The American Sports Medicine Institute's Injuries in Baseball course was initiated in 1983 by the United States Olympic Committee (USOC). The first three programs were Co-Chaired by Dr. Chuck Dillman and Dr. James R. Andrews. After three years, the USOC sought other medical programs, but Dr. Andrews felt the course was too good to be terminated. He accepted the challenge and has lead the course ever since.
Designed to attract all members of the baseball healthcare team, the course is multidisciplinary. It is attended by physicians, athletic trainers, physical therapists, coaches, scientists, and players to address common problems. It has traditionally drawn from all levels of the game with good representation from youth, high school, college, university, and professional organizations.
The purpose of the course is to exchange information regarding all aspects of baseball healthcare including mechanisms of injury, conservative and surgical treatment of injuries, rehabilitation, conditioning, nutrition, mental, skill, and injury prevention.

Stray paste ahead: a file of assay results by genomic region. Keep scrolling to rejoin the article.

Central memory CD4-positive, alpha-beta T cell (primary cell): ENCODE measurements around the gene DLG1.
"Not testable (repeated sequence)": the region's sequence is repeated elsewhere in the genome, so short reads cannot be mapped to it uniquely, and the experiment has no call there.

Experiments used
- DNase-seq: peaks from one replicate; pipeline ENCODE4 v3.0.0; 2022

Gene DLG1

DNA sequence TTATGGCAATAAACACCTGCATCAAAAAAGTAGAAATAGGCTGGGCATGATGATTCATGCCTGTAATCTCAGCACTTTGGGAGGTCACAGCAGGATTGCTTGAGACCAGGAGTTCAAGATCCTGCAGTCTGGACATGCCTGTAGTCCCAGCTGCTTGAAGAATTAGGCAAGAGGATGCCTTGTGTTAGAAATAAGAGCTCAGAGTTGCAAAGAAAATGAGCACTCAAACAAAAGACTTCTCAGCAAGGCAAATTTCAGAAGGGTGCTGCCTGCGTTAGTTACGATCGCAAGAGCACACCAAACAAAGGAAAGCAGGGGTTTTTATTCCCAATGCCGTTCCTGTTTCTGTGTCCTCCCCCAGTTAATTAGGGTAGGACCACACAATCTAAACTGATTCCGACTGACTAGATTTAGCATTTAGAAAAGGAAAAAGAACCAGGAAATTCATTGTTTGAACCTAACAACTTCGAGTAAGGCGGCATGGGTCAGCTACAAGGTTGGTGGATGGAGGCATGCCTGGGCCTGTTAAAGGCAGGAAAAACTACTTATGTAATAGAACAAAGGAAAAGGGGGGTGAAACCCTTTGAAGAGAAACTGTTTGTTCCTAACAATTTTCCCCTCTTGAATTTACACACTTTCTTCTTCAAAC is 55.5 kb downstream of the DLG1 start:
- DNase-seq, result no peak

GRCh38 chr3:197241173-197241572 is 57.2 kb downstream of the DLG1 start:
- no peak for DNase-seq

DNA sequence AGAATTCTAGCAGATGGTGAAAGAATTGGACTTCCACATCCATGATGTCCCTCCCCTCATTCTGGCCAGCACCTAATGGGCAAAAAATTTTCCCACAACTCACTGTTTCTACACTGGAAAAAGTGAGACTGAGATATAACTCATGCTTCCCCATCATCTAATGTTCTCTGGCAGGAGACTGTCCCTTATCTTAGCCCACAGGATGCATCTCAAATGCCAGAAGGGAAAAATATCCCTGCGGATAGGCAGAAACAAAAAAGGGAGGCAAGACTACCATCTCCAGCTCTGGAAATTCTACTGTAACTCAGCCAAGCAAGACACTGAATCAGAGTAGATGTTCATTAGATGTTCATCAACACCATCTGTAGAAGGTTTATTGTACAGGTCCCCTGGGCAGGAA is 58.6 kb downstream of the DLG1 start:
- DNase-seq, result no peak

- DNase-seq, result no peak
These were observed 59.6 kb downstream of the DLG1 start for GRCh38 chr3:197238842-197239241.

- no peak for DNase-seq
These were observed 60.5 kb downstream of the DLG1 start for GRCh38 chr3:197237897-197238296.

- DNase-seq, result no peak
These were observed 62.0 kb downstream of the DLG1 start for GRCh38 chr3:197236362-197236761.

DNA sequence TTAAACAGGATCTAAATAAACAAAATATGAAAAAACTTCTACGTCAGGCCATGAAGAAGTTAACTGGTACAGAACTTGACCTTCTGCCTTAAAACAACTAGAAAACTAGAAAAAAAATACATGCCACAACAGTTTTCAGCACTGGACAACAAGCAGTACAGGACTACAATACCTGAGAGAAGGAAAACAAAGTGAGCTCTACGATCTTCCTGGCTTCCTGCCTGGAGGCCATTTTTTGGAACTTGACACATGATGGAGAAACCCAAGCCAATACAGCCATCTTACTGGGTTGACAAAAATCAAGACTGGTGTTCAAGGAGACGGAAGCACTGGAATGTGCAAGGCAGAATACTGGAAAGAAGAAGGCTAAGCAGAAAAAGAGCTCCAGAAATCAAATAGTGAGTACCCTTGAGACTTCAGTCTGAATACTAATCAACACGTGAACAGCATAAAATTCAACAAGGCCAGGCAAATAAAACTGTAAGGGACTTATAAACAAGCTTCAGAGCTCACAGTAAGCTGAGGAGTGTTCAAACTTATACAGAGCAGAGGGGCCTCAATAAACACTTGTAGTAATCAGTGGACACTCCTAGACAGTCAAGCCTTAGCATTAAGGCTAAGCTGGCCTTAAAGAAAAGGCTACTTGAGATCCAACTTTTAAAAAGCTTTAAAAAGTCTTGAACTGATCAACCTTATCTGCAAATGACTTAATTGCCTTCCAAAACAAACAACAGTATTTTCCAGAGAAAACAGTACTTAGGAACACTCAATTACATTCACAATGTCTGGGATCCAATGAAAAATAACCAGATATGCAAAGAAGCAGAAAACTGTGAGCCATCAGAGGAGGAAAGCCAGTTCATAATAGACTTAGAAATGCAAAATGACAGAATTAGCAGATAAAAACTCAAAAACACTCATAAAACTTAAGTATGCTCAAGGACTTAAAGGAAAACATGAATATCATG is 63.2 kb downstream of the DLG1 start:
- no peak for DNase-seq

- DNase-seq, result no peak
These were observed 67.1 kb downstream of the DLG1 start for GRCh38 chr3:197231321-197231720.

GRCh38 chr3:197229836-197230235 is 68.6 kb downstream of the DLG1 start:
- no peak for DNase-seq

The course normally draws 300 to 400 participants along with a nationally recognized faculty. Baseball health related exhibitors provide attendees the opportunity to see the latest in equipment and materials.
The course is conducted in January at locations around the nation.
About the ASMI:
American Sports Medicine Institute is a 501(c)(3) not-for-profit sports medicine research and education foundation located at St. Vincent's Hospital in Birmingham, Alabama. ASMI was founded in 1987 by renowned orthopaedic surgeon Dr. James R. Andrews.
The mission of ASMI is to improve the understanding, prevention and treatment of sports-related injuries through research and education.
The Institute features a state-of-the-art biomechanics laboratory, a sports medicine library, and a skills lab for arthroscopic training and cadaveric research. ASMI is the nation's largest accredited educator of sports medicine physicians with graduates located in forty-four states, Puerto Rico, and ten foreign countries.